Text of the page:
If you've had an extended holiday break, or have simply not been checking your email or the news, maybe, just maybe, there's a chance you haven't heard of Apache's Log4j vulnerability that was discovered in the middle of December.
But if you're like most of us, you learned about it early on and heeded the warnings of Jen Easterly, Director of the Cybersecurity and Infrastructure Security Agency (CISA), who called these vulnerabilities "the most severe that I've seen in my career."
So severe that security firm Check Point reported 40% of corporate networks worldwide were coming under attack, specifically due to this vulnerability.
And if that wasn't enough to capture your attention, the United States Federal Trade Commission (FTC) recently issued a warning to organizations that if Log4j is left unpatched, legal action will be taken.
Log4j poses severe risks to organizations
In a statement from the FTC, the importance and significance of patching the Log4j vulnerability is made clear.
It says that when vulnerabilities like this are discovered and exploited by threat actors, organizations risk a loss or breach of personal information, financial loss, and other irreversible harms.
Organizations that rely on Log4j must act now or face legal consequences. But what specific legal consequences?
The FTC uses one of the most infamous breaches as an example, the Equifax incident.
Equifax failed to patch a known vulnerability that exposed the personal information of 147 million consumers. As a result, the company agreed to pay $700 million to settle actions by the Federal Trade Commission, the Consumer Financial Protection Bureau, and all 50 U.S. states.
In regards to the Log4j vulnerability, here is what the FTC said:
"The FTC intends to use its full legal authority to pursue companies that fail to take reasonable steps to protect consumer data from exposure as a result of Log4j, or similar known vulnerabilities in the future."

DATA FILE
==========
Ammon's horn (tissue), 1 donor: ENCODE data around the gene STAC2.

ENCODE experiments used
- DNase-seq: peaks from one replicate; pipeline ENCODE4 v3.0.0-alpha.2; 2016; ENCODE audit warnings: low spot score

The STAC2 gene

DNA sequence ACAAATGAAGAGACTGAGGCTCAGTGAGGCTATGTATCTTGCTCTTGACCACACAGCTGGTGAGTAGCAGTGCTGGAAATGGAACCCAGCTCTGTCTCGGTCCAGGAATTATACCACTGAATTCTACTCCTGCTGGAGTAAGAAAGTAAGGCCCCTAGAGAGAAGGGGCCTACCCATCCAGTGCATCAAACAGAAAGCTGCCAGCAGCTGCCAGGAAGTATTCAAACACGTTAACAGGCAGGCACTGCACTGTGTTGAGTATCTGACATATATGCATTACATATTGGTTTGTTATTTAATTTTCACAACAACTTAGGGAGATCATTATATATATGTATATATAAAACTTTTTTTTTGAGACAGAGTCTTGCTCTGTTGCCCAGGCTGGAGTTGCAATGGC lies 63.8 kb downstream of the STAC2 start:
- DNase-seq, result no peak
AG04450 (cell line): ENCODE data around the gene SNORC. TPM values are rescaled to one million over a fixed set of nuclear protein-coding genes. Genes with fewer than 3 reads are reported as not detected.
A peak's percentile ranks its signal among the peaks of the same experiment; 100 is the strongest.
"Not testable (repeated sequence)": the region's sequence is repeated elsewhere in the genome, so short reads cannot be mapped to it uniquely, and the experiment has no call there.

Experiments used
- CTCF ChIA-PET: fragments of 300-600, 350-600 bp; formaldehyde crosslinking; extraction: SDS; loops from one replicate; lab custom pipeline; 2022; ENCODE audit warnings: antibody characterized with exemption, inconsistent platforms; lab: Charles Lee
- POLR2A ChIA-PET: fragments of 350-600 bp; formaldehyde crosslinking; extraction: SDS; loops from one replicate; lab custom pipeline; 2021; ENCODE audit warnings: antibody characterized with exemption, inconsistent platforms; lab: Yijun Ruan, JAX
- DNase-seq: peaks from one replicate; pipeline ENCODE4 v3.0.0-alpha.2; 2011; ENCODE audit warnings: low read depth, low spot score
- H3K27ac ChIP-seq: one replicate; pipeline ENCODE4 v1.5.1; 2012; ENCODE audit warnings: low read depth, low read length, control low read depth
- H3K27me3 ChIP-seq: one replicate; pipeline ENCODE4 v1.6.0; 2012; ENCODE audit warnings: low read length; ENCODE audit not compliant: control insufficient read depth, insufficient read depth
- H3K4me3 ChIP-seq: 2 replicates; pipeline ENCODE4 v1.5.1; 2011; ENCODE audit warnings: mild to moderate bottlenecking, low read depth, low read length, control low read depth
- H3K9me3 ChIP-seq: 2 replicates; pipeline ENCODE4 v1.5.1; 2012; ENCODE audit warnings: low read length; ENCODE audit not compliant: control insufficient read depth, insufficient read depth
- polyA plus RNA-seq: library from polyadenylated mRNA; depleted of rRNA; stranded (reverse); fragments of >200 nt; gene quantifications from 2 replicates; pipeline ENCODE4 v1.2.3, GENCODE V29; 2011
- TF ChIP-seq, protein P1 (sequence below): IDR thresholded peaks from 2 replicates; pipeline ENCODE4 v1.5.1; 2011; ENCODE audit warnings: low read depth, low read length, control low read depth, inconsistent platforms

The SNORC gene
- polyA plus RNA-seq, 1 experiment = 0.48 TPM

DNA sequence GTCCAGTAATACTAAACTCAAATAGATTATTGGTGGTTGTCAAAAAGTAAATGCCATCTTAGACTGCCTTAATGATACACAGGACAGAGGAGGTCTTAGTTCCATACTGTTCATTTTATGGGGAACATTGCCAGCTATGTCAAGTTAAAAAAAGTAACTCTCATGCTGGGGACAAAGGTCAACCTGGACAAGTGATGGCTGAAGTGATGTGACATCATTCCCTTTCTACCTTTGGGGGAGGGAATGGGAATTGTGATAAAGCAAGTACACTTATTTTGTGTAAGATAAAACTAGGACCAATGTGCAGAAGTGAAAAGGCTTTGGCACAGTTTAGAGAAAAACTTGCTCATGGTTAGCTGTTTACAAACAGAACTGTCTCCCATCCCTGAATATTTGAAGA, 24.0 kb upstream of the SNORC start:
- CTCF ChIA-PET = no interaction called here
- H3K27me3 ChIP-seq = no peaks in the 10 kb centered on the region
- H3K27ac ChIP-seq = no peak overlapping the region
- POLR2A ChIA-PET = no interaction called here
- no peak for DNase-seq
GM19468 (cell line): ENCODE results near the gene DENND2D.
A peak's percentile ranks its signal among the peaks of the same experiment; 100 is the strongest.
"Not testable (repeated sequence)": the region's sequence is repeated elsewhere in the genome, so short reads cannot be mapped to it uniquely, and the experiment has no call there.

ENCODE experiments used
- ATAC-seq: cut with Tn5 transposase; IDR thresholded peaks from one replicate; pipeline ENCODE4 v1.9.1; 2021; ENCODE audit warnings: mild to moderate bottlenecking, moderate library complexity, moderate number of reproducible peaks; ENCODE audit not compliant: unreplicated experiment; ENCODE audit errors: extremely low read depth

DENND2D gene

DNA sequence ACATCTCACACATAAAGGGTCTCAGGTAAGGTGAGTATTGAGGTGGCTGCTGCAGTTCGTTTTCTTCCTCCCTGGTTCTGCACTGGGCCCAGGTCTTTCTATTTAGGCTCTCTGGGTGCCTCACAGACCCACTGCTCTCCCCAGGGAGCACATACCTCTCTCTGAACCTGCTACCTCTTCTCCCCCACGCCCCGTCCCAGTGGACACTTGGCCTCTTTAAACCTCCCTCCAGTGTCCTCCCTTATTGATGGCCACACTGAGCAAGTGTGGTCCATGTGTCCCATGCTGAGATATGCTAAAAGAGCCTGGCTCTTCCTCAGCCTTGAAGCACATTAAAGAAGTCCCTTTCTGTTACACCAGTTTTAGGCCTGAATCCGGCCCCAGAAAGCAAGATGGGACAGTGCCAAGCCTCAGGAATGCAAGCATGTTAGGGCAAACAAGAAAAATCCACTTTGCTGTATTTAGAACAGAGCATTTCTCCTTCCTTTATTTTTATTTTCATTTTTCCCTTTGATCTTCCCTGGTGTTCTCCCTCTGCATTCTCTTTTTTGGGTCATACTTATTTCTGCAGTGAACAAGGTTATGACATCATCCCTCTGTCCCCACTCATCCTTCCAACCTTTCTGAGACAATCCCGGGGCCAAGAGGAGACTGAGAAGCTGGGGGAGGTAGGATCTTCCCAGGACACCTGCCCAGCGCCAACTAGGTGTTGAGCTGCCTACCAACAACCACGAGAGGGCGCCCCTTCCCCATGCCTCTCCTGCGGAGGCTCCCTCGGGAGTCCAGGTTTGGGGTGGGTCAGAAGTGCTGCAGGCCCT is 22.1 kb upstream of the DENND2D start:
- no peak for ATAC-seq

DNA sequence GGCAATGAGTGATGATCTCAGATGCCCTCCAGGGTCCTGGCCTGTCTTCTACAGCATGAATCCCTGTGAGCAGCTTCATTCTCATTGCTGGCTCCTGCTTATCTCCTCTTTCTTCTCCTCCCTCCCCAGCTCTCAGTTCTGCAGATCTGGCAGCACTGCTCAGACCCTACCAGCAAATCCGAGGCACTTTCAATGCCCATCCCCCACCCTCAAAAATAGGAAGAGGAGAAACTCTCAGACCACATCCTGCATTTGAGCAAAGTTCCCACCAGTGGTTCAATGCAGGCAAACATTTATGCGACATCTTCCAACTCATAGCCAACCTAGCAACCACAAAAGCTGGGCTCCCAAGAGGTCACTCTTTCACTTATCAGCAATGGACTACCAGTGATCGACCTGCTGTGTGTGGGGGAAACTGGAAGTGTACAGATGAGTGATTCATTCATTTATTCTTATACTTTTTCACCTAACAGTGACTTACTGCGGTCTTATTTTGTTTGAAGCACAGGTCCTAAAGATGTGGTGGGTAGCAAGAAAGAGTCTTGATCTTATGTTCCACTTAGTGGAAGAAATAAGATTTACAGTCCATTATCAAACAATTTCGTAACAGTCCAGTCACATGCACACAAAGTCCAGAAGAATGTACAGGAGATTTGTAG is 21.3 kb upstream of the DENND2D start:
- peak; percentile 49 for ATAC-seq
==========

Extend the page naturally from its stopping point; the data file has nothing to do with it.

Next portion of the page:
Microsoft: Log4j exploits still on the rise
While the FTC has stated that it's pretty much now or never to patch Log4j, Microsoft recently said that exploits of the vulnerability continue to be a prevalent issue.
The Microsoft Threat Intelligence Center discusses these exploits:
"Exploitation attempts and testing have remained high during the last weeks of December. We have observed many existing attackers adding exploits of these vulnerabilities in their existing malware kits and tactics, from coin miners to hands-on-keyboard attacks.
Organizations may not realize their environments may already be compromised. Microsoft recommends customers to do additional review of devices where vulnerable installations are discovered. At this juncture, customers should assume broad availability of exploit code and scanning capabilities to be a real and present danger to their environments.
Due to the many software and services that are impacted and given the pace of updates, this is expected to have a long tail for remediation, requiring ongoing, sustainable vigilance."
Follow the SecureWorld News page for updates on the situation.